Tax director says services tax would cost to implement and run
State Taxation Director Chuck Chinnock says a services tax would be no easier to collect than a gross-receipts tax.
On Wednesday, he told the Senate Taxation Committee it would cost about $8.3 million a year to administer and require his department hire up to 120 new people.
Chinnock was one of a number of witnesses who opposed the services tax proposed by businesses as an alternative to Gov. Kenny Guinn’s gross receipts tax.
Business lobbyist Sam McMullen said service taxes should generate up to $400 million a year for the state and the business community would pay most of that tab because the services most used by individuals would be exempted, while business would pay on everything from contract janitorial service to legal and accounting fees.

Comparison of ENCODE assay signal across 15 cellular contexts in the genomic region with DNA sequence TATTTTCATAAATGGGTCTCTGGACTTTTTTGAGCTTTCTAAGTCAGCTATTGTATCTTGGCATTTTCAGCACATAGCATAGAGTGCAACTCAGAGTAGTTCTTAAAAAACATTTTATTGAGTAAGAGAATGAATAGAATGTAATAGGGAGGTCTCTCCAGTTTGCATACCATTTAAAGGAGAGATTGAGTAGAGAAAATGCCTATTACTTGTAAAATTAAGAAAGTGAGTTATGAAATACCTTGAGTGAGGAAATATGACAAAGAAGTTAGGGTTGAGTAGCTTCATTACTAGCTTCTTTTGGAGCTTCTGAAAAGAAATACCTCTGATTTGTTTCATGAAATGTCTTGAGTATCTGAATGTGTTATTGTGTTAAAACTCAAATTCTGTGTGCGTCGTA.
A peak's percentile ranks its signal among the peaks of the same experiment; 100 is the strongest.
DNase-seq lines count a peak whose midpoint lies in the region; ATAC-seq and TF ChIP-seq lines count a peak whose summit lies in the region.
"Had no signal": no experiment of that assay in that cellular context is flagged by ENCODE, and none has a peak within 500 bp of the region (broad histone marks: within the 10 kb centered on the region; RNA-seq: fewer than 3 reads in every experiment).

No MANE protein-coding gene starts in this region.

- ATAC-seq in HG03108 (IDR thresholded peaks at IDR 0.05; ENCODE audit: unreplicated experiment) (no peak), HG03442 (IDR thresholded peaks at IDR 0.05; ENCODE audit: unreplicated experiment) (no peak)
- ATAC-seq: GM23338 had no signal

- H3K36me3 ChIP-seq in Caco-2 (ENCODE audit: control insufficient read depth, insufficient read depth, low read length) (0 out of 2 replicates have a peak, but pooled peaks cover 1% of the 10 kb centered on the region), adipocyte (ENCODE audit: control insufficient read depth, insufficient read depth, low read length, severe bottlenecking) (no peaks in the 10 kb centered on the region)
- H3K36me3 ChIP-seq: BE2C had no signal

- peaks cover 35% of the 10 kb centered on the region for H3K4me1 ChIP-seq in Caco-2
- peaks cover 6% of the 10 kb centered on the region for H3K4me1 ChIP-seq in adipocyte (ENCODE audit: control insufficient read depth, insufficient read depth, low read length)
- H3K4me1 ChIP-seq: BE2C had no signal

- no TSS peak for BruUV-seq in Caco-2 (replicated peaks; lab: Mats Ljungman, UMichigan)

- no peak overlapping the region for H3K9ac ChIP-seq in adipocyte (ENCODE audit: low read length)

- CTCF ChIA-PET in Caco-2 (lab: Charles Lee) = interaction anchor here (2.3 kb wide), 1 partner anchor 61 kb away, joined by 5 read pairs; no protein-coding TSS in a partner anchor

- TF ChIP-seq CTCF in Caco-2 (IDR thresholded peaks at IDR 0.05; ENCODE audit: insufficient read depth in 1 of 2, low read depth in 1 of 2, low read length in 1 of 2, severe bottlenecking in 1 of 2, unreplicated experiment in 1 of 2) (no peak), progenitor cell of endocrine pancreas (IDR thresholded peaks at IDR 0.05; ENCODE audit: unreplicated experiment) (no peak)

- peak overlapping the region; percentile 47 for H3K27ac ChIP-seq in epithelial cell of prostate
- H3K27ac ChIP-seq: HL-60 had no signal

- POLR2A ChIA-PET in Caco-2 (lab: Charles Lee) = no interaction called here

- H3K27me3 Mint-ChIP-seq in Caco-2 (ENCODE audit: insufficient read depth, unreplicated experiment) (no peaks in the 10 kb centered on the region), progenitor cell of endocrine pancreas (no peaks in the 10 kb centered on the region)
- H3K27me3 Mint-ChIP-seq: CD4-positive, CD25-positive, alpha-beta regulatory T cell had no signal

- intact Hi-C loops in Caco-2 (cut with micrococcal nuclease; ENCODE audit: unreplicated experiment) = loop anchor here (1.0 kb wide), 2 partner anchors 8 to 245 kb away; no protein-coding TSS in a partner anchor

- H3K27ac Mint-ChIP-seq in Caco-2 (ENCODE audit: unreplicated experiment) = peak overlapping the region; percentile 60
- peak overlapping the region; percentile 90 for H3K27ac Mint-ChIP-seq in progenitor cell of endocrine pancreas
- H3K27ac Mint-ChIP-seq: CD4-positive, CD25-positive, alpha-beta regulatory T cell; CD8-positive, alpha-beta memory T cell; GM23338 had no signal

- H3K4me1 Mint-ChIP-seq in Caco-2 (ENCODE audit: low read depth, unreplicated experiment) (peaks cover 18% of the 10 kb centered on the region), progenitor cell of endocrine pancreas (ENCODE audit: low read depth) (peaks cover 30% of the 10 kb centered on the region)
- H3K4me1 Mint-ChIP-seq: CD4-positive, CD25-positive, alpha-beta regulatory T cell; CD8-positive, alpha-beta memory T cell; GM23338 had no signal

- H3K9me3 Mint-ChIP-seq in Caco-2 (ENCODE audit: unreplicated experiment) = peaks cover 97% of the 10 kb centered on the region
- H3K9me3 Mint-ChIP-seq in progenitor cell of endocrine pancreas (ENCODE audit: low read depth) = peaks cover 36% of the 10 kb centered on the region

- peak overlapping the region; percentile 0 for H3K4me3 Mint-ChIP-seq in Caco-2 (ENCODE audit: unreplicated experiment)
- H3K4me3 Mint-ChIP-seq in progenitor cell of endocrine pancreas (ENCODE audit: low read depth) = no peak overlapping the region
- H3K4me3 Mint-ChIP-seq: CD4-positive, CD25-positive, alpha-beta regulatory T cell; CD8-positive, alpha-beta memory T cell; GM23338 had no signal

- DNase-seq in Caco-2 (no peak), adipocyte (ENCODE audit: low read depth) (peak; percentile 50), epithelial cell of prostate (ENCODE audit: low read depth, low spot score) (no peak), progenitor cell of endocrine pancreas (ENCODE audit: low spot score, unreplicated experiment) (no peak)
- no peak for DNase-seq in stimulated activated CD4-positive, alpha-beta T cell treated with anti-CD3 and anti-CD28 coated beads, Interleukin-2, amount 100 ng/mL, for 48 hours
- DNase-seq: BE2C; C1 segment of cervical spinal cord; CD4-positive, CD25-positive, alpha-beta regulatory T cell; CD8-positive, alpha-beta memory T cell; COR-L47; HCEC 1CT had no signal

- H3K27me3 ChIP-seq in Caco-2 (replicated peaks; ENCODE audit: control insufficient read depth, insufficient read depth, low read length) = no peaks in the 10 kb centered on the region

And he said it would be a broad-based tax that would grow with Nevada’s economy because more and more the economy is based on services rather than products.
Russ Fields, executive director of the Nevada Mining Association and a member of the task force which developed the governor’s recommendations, said a services tax, like a sales tax on products, is regressive “and will fall the hardest on households with lower incomes.
“It’s not fair to further burden the consumer while the Nevada business community continues to grow at a phenomenal rate,” he said.
Danny Thompson, secretary-treasurer of the Nevada AFL-CIO, said the governor’s tax plan would put the burden on big businesses like Wal-Mart, which he said now pays almost no taxes. He said ordinary people would end up paying more through a services tax while businesses continued to escape.